October 3, 2023 | Rome, Italy


By |2021-12-24T14:14:36+01:00December 6th, 2021|Area 51|
Long before the spirit of "woke," a "protective reaction" over Hanoi during the Vietnam War.

woke recently from a protracted linguistic slumber to find myself enlightened. During my somnolence, woke had been transformed from the act of shaking off sleep, a verb, into a proto-noun-cum-acronym for any person or institution mindful of the history of racial and social wrongs and determined to be labeled among those eager not to repeat them. In effect, I woke to woke in a different key.

Language is and always will be a sloppy child who leaves a trail of tissues, bottles, and dirty t-shirts on its already cluttered floor. Usage long ago ditched the correct and incorrect to make room for all the clutter, creating a vast heap of words transformed or incidentally invented to suit the times, and these times are in love with abbreviation and all-in-one brevity.

Why then say you’ve become more enlightened or more sensitive to unfortunate historical events when you can simply be a tribesman (no, wait, tribes-person) among the “woke,” who are not, by the way, the “awoken” or the “aware” because those two words are far too conventional and totally less awesome. “We want to respect woke values” sounds infinitely cooler than “We wish to be mindful of past discrimination so it never happens again.” Who on earth has time for so many words, in particular if you’re drafting a social media mini-opus?

Who on earth has time for so many words, in particular if you’re drafting a social media mini-opus?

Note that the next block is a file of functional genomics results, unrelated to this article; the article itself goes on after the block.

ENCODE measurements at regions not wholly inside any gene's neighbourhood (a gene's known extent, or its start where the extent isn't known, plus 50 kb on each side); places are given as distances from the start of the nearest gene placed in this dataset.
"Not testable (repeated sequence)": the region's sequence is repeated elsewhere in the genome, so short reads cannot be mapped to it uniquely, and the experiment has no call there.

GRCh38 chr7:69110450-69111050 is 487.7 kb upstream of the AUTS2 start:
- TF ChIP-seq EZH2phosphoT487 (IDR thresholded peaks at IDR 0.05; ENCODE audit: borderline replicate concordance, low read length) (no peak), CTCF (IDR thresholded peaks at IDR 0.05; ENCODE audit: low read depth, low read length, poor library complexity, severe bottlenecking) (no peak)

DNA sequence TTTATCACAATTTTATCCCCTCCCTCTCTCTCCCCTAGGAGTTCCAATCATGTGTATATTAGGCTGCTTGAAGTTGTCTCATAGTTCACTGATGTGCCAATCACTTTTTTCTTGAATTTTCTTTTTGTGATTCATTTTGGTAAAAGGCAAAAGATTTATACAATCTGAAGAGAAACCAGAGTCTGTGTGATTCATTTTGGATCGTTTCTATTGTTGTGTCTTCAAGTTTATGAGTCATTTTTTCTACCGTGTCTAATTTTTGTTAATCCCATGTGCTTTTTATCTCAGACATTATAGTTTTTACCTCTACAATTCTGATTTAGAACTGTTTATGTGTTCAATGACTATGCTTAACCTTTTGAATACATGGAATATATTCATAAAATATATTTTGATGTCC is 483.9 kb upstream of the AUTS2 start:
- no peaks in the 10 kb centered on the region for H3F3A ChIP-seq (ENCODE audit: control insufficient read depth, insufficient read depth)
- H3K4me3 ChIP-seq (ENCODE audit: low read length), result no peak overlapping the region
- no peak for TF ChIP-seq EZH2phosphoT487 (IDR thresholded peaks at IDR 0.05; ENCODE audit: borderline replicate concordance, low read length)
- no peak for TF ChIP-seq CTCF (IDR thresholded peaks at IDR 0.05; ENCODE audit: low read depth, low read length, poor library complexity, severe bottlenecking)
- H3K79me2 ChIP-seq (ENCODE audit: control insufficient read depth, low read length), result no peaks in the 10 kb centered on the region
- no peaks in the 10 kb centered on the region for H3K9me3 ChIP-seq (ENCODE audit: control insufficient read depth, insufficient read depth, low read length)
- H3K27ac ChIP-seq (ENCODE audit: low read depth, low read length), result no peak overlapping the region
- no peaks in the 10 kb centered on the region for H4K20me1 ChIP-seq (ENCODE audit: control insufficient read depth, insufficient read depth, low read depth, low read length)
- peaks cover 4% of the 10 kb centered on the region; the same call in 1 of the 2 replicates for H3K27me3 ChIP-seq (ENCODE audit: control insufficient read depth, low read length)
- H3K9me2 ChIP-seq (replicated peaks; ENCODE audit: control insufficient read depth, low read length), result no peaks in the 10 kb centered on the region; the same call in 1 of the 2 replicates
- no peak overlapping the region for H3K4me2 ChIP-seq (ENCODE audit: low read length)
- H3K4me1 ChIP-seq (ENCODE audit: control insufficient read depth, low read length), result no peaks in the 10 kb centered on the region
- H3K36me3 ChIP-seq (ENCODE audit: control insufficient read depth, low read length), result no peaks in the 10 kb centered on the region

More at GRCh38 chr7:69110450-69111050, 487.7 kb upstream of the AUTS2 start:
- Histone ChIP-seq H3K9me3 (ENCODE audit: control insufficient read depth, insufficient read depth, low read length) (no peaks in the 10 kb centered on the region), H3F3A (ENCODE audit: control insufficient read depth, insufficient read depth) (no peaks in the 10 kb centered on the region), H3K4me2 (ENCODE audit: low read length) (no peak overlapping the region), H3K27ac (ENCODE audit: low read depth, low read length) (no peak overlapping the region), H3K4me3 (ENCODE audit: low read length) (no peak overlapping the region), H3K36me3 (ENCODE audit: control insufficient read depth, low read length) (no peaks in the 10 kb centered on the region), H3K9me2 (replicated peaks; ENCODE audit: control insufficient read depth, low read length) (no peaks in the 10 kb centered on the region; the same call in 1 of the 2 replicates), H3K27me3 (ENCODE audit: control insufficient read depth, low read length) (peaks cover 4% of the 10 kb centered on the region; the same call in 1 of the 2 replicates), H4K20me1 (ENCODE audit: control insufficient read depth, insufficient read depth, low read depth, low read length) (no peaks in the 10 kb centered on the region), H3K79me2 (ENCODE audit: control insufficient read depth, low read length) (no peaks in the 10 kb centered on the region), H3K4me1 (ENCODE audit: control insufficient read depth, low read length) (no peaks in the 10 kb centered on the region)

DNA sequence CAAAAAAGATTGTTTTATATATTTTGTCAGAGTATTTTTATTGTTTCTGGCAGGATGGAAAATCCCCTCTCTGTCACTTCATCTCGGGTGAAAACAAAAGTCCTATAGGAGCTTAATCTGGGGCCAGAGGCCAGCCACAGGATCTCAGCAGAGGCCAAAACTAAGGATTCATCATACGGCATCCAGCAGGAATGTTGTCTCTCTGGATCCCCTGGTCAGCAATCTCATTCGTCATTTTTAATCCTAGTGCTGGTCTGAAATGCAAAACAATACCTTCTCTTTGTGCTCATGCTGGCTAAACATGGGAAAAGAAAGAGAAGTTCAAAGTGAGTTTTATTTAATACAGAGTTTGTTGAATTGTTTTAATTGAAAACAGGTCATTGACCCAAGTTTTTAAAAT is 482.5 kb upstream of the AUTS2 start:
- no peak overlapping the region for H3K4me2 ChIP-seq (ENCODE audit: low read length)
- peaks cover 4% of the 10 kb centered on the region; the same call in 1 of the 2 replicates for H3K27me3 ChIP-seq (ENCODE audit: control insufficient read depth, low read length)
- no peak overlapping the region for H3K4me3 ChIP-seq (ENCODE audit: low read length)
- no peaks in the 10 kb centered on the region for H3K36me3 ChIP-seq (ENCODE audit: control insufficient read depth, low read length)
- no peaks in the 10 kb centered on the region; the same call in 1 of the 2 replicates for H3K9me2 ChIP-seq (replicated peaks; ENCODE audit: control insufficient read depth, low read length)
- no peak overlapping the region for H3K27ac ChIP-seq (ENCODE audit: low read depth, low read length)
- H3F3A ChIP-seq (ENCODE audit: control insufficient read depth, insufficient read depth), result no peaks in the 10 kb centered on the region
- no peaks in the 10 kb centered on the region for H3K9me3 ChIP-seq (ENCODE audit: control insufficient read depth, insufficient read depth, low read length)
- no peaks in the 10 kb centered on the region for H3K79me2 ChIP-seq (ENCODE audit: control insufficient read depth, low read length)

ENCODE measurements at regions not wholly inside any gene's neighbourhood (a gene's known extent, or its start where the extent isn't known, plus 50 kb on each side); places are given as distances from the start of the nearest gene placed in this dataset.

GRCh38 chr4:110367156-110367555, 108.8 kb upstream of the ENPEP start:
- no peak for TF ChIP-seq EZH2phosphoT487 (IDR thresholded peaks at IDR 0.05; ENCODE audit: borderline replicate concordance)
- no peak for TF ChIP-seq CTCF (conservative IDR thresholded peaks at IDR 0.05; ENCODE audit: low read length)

The new “woke” is in the vein of “hip,” a Beat Generation moniker (its roots in West African slave slang) took the likes of  “hipster” and “hippy” and cousin “with it” into the 1960s before Disco stole the show. “Hip” and “with it” meant trendy, but who wanted to speak the banal “trendy” aloud? It wasn’t hip.

Cool has stood the test of time, bridging generations in part because different things are cool to different people, and what better approving word to utter in a time of global warming? But cool did become lonely, and in this century has taken a mate, or modifier, so that cool isn’t cool but very cool, with the “very” adding umph to the mix. The number of times two speakers can exchange the phrase “very cool” over a lengthy conversation numbers in the millions, though isn’t as high as the greatest verbal suspension bridge of them all, “you know,” as in “well, you know…” Often the listener does not, but he, she or it is usually very cool or woke enough not to make a fuss.

Interestingly, the military was the institution most responsible for planting the seeds of brevity, abbreviation, and acronyms, though its goals were not to elucidate but conceal or temper. During the Vietnam War, an undeclared war, speaking in warlike terms seemed, well, you know, not cool. Plus, few at the time were woke: the landmark Civil Rights Act wasn’t passed until 1965. So not cool, with so as charging modifier.

When American B-52 bombers raided Hanoi and ventured into Cambodia these trendy little missions were labeled “protective reactions.” Decimated villages were collateral damage, a phrase that never lost its cool and found its way into the language of business.

The earliest acronyms arose from the need to keep Morse Code messages short and easy to remember on the Morse keyboard. The longtime distress signal at sea, CQD, “come quick danger,” was revised to SOS because the tapping of the message was far simpler, dot, dot, dot, dash, dash, dash, dot, dot, dot. All this is of course ancient history, which, as you know (or do you?) is exactly want got us to woke.

What, one wonders, would the likes of Winston Churchill sound like in this age of LOL? What would have become of his post-Battle of Britain line, “Never have so few done so much for so many”? Best guess is a string of emojis supplanted by a very cool video available via the @BEATBLITZ hashtag.

Then again, colonialist Churchill wasn’t woke, nor, BTW, was the whole of his era, one that considered “l,” “g,” “b,” “t” (and its many companions) not as gender demarcation lines, but very cool Scrabble letters.

About the Author:

Christopher P. Winner is a veteran American journalist and essayist who was born in Paris in 1953 and has lived in Europe for more than 30 years.